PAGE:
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Janet Elise Johnson: The Gender of Informal Politics: Evidence from Russia and Iceland
April 7, 2016 @ 4:30 pm - 6:30 pm
ARC Seminar: Janet Elise Johnson: The Gender of Informal Politics: Evidence from Russia and Iceland
Social scientists must re-conceptualize power to bring both informal politics and gender to the forefront. Scholars of post-Soviet hybrid regimes are innovatively theorizing the interplay between formal and informal institutions and networks. Feminist scholars have shown how these institutions and informal networks are often gendered. Based on in-depth fieldwork in the seemingly very different cases of Russia and Iceland, I show how the radical liberalization of the last four decades created a bait-and-switch. Constitutionalism and equality are promised at the same time that informal networks consolidated informal institutions that undercut these promises. With evidence of egregious sexism, homophobia and backroom deals in both cases, I develop a theory of gendered informal politics that is relevant to many places around the world.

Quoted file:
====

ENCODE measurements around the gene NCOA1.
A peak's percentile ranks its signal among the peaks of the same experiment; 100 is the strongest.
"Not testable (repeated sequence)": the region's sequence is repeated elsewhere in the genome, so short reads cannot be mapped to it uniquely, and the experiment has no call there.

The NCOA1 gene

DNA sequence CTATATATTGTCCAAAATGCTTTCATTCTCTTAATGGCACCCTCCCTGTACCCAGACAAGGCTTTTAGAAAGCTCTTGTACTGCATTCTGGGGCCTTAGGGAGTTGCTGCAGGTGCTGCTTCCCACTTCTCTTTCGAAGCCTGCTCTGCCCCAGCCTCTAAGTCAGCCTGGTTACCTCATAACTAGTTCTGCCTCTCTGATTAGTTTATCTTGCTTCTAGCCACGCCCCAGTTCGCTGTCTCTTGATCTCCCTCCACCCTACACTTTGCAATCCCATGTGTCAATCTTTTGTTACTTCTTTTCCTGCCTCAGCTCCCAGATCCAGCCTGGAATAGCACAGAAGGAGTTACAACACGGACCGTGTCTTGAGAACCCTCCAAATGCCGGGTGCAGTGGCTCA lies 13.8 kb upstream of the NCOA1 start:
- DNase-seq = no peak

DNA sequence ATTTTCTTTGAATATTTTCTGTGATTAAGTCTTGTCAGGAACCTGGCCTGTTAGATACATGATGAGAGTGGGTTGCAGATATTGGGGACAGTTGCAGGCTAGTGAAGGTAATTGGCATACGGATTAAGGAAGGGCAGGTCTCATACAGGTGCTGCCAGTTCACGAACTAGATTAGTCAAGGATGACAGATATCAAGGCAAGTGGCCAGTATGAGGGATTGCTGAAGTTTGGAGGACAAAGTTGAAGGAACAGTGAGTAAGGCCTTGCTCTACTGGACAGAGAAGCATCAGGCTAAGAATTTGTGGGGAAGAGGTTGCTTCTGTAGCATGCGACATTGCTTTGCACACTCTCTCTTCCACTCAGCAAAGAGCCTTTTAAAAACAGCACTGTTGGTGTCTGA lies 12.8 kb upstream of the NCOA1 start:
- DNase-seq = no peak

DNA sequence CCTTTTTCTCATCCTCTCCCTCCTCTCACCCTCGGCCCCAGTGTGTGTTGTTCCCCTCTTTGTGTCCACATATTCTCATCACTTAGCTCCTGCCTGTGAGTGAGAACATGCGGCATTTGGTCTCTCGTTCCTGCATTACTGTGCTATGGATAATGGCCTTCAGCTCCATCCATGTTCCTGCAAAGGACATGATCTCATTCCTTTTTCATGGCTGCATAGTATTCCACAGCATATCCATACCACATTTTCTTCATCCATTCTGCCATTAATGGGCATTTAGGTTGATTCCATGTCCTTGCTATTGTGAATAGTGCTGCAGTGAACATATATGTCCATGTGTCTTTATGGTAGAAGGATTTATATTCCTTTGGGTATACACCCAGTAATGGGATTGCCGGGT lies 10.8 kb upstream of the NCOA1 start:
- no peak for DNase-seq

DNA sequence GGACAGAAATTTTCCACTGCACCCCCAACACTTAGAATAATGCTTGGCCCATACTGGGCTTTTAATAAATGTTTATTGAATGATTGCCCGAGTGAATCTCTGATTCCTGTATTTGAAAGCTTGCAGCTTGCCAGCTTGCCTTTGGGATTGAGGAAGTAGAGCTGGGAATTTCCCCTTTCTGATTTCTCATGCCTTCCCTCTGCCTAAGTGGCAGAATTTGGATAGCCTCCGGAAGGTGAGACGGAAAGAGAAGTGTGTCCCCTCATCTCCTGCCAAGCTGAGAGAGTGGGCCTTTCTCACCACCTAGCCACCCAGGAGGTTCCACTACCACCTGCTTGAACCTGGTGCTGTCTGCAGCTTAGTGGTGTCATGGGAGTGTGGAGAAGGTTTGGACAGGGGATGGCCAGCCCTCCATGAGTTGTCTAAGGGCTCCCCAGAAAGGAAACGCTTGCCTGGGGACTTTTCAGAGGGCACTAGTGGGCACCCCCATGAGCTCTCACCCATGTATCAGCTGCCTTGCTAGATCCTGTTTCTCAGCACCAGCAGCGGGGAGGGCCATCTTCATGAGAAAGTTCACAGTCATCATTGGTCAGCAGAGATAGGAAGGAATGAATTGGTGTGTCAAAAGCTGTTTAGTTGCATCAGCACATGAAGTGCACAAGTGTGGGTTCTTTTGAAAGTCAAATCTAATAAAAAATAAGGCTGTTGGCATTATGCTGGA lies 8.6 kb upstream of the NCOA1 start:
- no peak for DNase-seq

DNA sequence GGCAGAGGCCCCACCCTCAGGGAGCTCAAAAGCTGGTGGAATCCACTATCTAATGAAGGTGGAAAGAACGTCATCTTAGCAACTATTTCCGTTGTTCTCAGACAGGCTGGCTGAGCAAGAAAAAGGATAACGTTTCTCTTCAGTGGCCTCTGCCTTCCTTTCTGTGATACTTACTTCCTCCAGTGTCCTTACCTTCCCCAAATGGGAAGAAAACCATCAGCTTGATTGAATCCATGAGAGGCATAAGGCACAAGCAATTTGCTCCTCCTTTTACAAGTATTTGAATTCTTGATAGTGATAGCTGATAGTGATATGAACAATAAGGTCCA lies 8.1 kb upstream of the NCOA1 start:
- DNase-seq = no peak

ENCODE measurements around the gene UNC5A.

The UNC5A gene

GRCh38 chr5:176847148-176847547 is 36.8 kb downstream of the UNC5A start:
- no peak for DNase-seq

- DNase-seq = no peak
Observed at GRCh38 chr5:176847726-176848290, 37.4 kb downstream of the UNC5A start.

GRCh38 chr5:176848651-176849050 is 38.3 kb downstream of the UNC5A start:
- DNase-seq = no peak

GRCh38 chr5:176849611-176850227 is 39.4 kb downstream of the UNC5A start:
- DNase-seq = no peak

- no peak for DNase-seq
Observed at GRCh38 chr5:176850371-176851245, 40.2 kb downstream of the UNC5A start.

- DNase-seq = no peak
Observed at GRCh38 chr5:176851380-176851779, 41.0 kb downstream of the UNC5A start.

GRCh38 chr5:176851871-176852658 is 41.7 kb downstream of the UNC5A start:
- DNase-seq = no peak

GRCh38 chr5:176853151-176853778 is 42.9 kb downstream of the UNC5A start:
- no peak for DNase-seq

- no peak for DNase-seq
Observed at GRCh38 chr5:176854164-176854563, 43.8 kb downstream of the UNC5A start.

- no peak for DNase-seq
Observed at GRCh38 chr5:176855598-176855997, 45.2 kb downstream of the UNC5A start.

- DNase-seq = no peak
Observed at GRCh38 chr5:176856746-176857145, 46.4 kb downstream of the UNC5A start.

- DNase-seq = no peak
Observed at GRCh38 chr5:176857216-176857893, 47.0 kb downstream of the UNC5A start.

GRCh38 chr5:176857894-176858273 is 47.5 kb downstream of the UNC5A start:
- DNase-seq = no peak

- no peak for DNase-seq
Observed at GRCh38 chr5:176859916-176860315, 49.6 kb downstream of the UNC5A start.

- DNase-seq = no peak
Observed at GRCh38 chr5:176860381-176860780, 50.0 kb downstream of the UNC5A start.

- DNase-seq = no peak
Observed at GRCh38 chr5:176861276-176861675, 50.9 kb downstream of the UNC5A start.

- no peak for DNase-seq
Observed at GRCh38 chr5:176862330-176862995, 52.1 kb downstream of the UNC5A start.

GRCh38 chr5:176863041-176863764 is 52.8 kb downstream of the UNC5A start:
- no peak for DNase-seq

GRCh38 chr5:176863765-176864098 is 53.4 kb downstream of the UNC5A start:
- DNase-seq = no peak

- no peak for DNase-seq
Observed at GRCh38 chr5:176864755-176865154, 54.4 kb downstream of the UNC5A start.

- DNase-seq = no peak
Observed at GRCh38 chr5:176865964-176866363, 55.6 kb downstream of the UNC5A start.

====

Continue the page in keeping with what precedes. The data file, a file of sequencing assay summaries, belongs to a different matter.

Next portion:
Janet Elise Johnson is an Associate Professor of Political Science and Women’s Studies at Brooklyn College, City University of New York, and Visiting Scholar, Center for European and Mediterranean Studies, New York University. Her work focuses on the relationship between gender and politics, in connection to social movements, violence against women, democratization, and public policy, especially in postcommunist contexts. Her books include Gender Violence in Russia: The Politics of Feminist Intervention (2009) and Living Gender after Communism (edited with Jean C. Robinson, 2007). In the last few years, her journal articles have appeared in the Nationalities Papers, Politics & Gender, Communist and Post-Communist Studies, and Signs: Journals of Women in Culture and Society. She has also published pieces in The New Yorker blog and The Nation. Her current project investigates the impact of informal politics on women politicians, women’s/feminist movements, and gender equality policymaking, based on the cases of Russia and Iceland. She holds a BA from Duke University in Public Policy and a PhD in Political Science from Indiana University. – See more at: http://www.gc.cuny.edu/Public-Programming/Calendar/Detail?id=34715#sthash.4iMdvY3f.dpuf